Valentine blues: What My Mom Told Me To Do To My Wife
As I stepped out of the house this morning to my office, I saw my wife burning some calories on the thread-mill in our in-house mini-gym. And as I CONTINUED to look and admire the gusto and frenzy with which she kept at it, I smiled. It was the kind of smile that says, “Wow! Jesus is Lord!”
And why would I bring Jesus into such a simplistic thing as someone burning some calories on a thread-mill? You ask. It is because of the memory that that act brought to my mind.
And what memory was that? It was the memory of how we got married on a shoe-string budget over 20 years ago, it was the memory of our first 3 bedroom apartment which was located on a “seedy” part of town somewhere in the outskirts of Lagos, Nigeria, it was the memory of how we could not AFFORD a full bed after our wedding but had to make do with a mattress on the floor, it was the memory of how my loving wife never complained about it, it was the memory of how it took the intervention of my late mom’s “motherly-audacity” to compel me to buy a full bed after two years into our marriage.
And how did that happen?
Well, my mom paid us a visit one Sunday afternoon and because of the large number of people in our living room, she requested to talk to me about something very important in one of the rooms in the 3-bedroom APARTMENT where we lived then. So, I took her to our bedroom for the mini-chat. But instead of telling me what the issue was, she yelled a big surprise at the sight of the mattress on the floor. She could not believe that I had enough money to build a big library full of BOOKS but could not invest in a full-fledged BED. And when I told her that I was trying to SAVE up some money to buy a good one, she mandated me to sell some of my books to buy one immediately despite my promise to buy an “oxygen-BED” when I raise the money. Then she added this to her verbal punch, “Son, the bed is not for you, it is for your wife….You can decide to sleep on a couch if you choose to, but get your wife a good bed.”
But my dear friend, before you call me this and that or probably laugh at me, I need you to hear-out my story along this line:
You see, I met my wife in the city of Maiduguri, Borno state in the present-day North-Eastern Nigeria during our mandatory National Youth Service Corps (N.Y.S.C.) in 1992. It happened by divine coincidence that my good friend and colleague, Dr Okey Unogu and I were strolling on the camp ground (having reported two days earlier to camp) when I saw this ebony-dark complexioned lady stepping out from a cab (minding her OWN BUSINESS) with her luggage. And just like Isaac acted when he saw Rebecca, something jumped within my heart, and the following conversation began between my friend, Okey and I:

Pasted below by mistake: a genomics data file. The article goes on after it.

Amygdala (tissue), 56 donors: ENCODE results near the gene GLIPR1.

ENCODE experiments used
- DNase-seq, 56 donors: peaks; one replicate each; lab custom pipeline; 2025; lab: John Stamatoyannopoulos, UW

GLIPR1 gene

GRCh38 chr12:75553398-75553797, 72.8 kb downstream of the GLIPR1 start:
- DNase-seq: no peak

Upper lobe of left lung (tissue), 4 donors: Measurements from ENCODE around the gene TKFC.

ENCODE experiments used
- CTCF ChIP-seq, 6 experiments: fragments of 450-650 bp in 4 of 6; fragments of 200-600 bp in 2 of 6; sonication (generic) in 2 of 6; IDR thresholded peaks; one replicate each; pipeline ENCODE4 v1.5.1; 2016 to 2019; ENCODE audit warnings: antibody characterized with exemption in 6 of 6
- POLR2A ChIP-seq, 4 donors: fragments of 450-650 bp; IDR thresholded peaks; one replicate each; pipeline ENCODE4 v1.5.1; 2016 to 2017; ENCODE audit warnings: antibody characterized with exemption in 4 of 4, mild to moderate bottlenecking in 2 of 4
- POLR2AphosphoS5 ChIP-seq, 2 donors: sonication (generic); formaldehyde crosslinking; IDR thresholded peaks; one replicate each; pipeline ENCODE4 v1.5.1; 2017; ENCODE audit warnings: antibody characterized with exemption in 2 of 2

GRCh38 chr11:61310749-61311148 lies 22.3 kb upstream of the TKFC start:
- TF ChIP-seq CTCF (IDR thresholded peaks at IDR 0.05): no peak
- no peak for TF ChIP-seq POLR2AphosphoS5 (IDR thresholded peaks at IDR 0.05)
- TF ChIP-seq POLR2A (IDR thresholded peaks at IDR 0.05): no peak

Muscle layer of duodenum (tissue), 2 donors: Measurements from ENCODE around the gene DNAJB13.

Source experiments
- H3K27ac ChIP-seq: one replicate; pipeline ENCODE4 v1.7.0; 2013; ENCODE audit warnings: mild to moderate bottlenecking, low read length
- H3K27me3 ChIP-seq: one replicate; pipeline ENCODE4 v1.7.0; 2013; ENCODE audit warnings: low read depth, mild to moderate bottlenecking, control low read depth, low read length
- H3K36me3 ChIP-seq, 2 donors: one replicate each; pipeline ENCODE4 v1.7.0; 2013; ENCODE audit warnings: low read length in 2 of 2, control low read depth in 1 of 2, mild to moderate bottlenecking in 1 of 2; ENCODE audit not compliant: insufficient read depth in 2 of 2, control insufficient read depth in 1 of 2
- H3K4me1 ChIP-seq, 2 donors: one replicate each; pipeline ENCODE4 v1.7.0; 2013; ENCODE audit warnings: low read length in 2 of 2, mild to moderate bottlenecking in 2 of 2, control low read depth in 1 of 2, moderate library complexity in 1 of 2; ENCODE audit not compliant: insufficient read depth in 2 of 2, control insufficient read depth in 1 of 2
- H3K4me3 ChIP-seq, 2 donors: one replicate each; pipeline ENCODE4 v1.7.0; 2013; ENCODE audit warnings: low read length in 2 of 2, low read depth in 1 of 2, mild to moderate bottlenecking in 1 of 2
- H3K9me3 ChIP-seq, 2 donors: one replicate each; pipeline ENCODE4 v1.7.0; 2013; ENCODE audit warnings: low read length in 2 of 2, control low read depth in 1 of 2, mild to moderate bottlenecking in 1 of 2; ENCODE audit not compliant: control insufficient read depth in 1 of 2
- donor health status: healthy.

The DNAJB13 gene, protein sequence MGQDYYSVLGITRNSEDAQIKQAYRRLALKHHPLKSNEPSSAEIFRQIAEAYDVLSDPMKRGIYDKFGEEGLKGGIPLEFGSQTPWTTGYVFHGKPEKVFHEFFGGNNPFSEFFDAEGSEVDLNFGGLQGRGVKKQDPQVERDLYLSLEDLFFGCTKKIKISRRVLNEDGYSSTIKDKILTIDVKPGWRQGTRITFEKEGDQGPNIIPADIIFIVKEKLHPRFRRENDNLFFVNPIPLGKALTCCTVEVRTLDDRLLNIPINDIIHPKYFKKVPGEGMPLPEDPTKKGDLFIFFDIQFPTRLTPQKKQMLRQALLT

Me: Did you see that black, pretty girl stepping out of that cab?
Me: She is my wife!
Okey: Really? You didn’t tell me you got married during internship! What’s her name? What course did she study? Where is she from? Was she at your university campus?
Me: I don’t know her name, I don’t know where she is from, I don’t know what course she studied, she was not in my school, and I am just seeing her for the first time on this planet.
Okey: You must be crazy! What makes you think she would say “yes” to “a fellow youth-corper?” Do you have money?
Me: I may not have money like a Dangote or a Bill Gates, but I do have my heart to believe and my mouth to persuade.
I soon got to know from one of my course-mates, the then Nneka Anaka, who happened to be her friend on Camp that we were from the same state, and that she read Law in her school, and was a born again Christian like me.
Well to cut a long story short, we got engaged that year during our service year, got married traditionally the next year and had to wait for another year for the church wedding because of my mom’s insistence that we must wait for another one whole year for our brains to cool down.
Well, after these past two decades, and having survived many ups and downs of marriage, I am still as persuaded as I was in 1992 that I heard from God.
That was why when I saw her having a wonderful time on that thread-mill today, in this Valentine week, I still remember these words from my late mom: “Be sure to take good care of your wife.”
So, my dear friend, during this Valentine weekend, let us not get into the doctrinal arguments of ‘whether valentine day is scriptural or not,’ because of the many abuses of the day, instead, let us embrace the philosophy behind it, let us show love in a more practical way on a daily basis, let us think it, talk it and act it…and I can guarantee you that the world will be a better place for us all. Happy Valentine day!
Now, over to you!
Did I do well to obey my mom? Have you found yourself in such tight corners before? What did you do? Are you taking good care of your spouse? Let us hear about it!
Dr Iyke Nwambie is the President of the Advancement Ministries Inc. Miami, Florida